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Woods v. Wilson

United States District Court, D. Minnesota

May 22, 2015

Oneal Woods, Petitioner,
v.
Denese Wilson, Respondent.

Oneal Woods, pro se.

Ana H. Voss, Assistant United States Attorney, United States Attorney's Office, Minneapolis, MN, on behalf of Respondent.

MEMORANDUM OPINION AND ORDER

ANN D. MONTGOMERY, District Judge.

I. INTRODUCTION

This matter is before the undersigned United States District Judge for consideration of Oneal Woods's ("Woods") Retroactive Amendment to the Objection [Docket No. 5] ("Amended Objections") to Magistrate Judge Hildy Bowbeer's March 6, 2015 Report and Recommendation [Docket No. 3] ("R&R"), Motion for Summary Judgment [Docket No. 8], and Motion for Default Judgment [Docket No. 11]. Judge Bowbeer recommends that Woods's Petition for Writ of Habeas Corpus Under 28 U.S.C. § 2241[Docket No. 1] ("2241 Petition") be summarily dismissed. After a thorough de novo review of the record and for the reasons stated below, the R&R is adopted and Woods's Summary Judgment and Default Judgment Motions are denied as moot.

II. BACKGROUND

In 1995, Woods was indicted in the Eastern District of Wisconsin on one count of knowingly and intentionally possessing cocaine base with intent to distribute, in violation of 21 U.S.C. § 841(a)(1). R&R at 2; See United States v. Woods, 2:95-CR-00187-JPS-1 (E.D. Wis. Indictment filed Nov. 7, 1995) ("Woods I").

A week later, Woods was again indicted in the Eastern District of Wisconsin on two counts: (1) bank robbery in violation of 18 U.S.C. § 2113(a) and (d); and (2) knowingly using and carrying a firearm during and in relation to a crime of violence in violation of 18 U.S.C. § 924(c)(1). R&R at 2; See United States v. Woods, 2:95-CR-00194-RTR-4 (E.D. Wis. Indictment filed Nov. 14, 1995) ("Woods II"). Woods was convicted by a jury in Woods I and pled guilty to the counts in Woods II.

Shortly thereafter, Woods moved to withdraw his guilty pleas in Woods II. On April 11, 1996, Judge Joseph Stadtmueller[1] granted Woods's request to withdraw his guilty pleas in Woods II and sentenced Woods to 175 months imprisonment for the drug possession conviction in Woods I.[2] Pet. [Docket No. 1] Ex. 1. Woods appealed his conviction in Woods I to the Seventh Circuit, arguing that the District Court erred in failing to suppress certain evidence. The Seventh Circuit upheld the judgment. See United States v. Woods, 99 F.3d 1142 (7th Cir. 1996) (unpublished opinion).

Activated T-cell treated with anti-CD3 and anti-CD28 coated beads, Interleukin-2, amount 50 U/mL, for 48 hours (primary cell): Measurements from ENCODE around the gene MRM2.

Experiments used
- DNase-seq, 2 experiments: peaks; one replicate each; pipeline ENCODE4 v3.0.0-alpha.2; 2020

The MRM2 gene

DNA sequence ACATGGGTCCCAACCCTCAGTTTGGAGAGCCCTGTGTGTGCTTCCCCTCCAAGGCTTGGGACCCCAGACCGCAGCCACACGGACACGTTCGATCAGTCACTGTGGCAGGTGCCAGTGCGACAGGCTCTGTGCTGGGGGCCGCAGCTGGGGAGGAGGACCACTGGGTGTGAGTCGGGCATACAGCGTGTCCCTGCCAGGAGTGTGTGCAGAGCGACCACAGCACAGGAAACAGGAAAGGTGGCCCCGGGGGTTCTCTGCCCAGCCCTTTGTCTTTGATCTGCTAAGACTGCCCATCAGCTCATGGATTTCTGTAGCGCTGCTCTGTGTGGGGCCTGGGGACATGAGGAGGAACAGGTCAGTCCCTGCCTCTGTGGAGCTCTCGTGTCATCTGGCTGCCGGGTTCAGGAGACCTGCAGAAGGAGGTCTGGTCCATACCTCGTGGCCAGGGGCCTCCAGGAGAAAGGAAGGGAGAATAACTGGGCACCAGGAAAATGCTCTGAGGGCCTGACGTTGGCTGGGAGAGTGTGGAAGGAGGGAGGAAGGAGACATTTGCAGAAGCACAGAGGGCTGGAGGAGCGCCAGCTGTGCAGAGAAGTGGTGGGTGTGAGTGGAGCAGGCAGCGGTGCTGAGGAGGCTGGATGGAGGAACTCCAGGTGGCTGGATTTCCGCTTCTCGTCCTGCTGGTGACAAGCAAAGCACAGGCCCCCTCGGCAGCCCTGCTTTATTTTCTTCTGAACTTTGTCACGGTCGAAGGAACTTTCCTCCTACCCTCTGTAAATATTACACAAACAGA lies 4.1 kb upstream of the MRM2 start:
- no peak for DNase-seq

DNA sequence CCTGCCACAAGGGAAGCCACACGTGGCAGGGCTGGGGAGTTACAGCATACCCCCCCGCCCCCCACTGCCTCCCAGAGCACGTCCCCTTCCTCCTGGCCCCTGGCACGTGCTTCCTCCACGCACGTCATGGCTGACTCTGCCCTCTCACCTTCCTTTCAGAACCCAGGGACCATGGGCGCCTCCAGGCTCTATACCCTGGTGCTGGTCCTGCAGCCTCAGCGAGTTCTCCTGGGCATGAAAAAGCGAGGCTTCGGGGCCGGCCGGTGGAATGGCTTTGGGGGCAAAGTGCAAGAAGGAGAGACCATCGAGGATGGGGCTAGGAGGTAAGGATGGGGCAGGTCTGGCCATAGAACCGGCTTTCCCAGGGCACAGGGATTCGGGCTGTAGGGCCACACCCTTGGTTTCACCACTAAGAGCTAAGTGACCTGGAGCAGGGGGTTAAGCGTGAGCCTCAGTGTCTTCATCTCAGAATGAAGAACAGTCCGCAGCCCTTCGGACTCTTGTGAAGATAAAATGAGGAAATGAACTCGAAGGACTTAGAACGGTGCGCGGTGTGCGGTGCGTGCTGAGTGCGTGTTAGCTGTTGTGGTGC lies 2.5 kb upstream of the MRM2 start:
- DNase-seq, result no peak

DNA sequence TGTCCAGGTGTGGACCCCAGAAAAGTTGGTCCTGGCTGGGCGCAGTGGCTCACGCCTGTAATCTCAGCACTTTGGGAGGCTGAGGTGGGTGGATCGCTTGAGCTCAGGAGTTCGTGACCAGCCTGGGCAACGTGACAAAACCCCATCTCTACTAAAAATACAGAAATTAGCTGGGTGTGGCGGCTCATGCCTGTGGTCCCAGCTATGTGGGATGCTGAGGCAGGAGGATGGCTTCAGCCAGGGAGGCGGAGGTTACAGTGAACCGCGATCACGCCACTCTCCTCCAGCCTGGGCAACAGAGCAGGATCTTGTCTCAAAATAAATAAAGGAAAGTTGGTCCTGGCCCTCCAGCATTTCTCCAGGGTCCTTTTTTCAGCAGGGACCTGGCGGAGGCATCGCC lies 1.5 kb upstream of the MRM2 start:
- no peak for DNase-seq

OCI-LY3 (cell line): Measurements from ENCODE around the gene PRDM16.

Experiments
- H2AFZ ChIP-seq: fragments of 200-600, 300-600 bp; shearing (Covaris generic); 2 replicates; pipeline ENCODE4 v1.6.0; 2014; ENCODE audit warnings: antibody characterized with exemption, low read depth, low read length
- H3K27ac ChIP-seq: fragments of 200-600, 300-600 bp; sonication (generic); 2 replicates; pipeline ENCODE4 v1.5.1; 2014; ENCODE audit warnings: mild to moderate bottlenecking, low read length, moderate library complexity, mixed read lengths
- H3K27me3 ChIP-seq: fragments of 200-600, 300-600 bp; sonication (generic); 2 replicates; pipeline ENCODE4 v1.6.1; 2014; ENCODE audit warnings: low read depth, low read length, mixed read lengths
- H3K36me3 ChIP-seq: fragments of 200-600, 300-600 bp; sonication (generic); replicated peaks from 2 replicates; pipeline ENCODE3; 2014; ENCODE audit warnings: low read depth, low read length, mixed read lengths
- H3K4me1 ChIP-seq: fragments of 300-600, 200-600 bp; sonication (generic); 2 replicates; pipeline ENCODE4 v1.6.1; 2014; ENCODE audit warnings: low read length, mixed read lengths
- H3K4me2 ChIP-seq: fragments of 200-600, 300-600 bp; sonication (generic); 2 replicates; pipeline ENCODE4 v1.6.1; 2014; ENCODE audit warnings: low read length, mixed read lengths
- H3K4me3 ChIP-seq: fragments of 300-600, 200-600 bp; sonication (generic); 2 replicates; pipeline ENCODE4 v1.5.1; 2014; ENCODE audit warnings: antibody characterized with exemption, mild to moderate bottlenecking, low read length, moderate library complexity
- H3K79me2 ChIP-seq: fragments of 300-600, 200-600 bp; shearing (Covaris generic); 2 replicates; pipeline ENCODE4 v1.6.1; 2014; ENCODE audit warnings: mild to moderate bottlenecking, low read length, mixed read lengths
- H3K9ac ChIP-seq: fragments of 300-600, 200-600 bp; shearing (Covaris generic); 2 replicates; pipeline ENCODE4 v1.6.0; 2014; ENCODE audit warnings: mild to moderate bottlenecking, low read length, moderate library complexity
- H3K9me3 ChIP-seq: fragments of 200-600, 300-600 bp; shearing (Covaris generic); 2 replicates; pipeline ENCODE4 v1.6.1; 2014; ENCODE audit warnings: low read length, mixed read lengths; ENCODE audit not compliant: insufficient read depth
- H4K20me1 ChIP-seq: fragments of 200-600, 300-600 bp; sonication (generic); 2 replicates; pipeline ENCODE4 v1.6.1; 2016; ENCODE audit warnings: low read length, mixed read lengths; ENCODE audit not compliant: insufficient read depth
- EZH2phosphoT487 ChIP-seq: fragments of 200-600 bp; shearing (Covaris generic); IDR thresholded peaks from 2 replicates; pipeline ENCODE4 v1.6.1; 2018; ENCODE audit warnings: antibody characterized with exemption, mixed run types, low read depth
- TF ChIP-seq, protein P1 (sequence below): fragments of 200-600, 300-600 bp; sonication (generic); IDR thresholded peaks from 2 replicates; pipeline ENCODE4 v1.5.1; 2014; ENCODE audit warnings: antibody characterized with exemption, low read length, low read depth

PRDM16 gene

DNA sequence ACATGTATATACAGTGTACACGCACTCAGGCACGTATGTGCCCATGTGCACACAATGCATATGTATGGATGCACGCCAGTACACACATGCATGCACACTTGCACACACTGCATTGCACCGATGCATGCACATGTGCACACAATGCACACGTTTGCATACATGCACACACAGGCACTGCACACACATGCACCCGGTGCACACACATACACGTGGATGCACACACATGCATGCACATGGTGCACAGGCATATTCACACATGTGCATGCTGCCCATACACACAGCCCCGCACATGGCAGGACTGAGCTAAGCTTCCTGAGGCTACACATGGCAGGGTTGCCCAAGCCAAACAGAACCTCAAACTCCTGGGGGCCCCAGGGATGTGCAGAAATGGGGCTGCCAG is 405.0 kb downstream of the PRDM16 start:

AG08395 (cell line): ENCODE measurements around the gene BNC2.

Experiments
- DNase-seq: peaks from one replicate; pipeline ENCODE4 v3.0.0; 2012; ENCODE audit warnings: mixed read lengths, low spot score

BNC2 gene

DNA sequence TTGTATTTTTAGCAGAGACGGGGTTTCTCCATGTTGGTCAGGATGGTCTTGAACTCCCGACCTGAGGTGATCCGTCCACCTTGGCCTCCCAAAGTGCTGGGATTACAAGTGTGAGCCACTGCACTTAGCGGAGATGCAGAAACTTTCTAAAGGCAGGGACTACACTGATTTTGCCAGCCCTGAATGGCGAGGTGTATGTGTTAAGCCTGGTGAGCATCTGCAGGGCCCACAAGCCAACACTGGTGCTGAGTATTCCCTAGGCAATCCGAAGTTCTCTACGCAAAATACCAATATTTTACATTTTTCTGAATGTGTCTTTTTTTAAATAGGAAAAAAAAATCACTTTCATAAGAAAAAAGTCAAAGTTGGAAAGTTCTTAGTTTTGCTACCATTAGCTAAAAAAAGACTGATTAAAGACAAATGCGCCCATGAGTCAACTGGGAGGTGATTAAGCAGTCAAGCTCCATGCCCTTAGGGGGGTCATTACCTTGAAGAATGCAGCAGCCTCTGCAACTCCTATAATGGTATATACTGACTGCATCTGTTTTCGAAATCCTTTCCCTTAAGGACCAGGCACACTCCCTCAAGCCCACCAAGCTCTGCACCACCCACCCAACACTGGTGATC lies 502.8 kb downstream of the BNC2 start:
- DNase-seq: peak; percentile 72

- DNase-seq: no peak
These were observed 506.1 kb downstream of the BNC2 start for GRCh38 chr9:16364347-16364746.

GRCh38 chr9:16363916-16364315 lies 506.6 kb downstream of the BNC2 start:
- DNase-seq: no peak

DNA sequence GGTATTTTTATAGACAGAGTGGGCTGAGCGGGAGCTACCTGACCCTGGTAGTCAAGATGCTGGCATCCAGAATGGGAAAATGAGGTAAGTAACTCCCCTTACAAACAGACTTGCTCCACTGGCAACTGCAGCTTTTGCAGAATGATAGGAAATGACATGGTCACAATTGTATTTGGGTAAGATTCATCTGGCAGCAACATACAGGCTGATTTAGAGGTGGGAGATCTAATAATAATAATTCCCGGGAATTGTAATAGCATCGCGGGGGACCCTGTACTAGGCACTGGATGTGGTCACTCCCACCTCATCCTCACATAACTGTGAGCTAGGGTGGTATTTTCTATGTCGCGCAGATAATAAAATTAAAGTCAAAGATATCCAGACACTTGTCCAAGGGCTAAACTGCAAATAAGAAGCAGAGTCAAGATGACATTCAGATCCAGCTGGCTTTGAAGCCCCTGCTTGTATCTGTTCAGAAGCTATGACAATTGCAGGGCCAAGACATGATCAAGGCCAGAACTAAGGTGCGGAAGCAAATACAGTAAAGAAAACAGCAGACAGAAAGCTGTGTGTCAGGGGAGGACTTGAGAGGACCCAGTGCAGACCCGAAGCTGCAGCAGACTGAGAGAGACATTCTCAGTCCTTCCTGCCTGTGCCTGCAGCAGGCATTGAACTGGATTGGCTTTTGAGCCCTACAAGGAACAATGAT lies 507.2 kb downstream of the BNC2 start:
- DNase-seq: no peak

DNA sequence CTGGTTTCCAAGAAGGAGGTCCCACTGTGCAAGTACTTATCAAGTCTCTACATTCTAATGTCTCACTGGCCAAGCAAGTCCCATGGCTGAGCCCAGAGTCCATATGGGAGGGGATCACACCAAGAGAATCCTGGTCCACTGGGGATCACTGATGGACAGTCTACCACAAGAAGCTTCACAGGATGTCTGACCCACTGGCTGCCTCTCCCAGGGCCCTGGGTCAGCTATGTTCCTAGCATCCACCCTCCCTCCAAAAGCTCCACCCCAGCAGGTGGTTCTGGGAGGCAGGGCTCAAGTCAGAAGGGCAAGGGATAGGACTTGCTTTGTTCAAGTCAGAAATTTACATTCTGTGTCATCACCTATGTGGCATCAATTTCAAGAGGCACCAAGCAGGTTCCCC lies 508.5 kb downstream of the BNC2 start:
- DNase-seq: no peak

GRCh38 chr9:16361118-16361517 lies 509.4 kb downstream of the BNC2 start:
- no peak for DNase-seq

Judge Stadtmueller later recused from Woods II and the case was reassigned to Judge Rudolph T. Randa for trial. A jury found Woods guilty in aiding and abetting the bank robbery and use of a firearm during the course of the robbery. Judge Randa imposed a 110-month sentence of imprisonment for the bank robbery count and a 60-month consecutive term of imprisonment for the firearm count. Judge Randa also ordered that the entire 170-month sentence for Woods II should be served consecutively to the 175-month term of imprisonment in Woods I for drug possession. The Seventh Circuit again affirmed the conviction. See United States v. Woods, 148 F.3d 843 (7th Cir. 1998).

As noted by Judge Bowbeer, "[o]ver the past two decades, Woods has unleashed a whirlwind of litigation in the federal courts challenging the validity of the judgments entered in those cases." R&R at 3. The R&R provides a detailed overview of this litigation which is incorporated here by reference. Woods has filed at least two § 2255 motions in both Woods I and Woods II and has additionally filed numerous other § 2255 and § 2241 actions in the Eastern District of Wisconsin, Central District of Illinois, and Northern District of Ohio.

Woods was recently transferred to a correctional institution within the District of Minnesota and has now filed the instant § 2241 habeas petition. Woods's arguments are somewhat challenging to comprehend. Consistent with Judge Bowbeer's understanding, Woods raises two grounds for relief in the present petition. First, Woods asserts that because his plea agreement for the bank robbery and firearm counts in Woods II was set aside, the subsequent conviction in Woods II for these counts violates the Fifth Amendment's Double Jeopardy Clause. Second, Woods maintains that the 175-month sentence imposed by Judge Stadtmueller in Woods I was in fact a sentence for the convictions on all three counts in Woods I and Woods II and therefore any incarceration exceeding 175-months is improper.

III. DISCUSSION

A. Standard of ...


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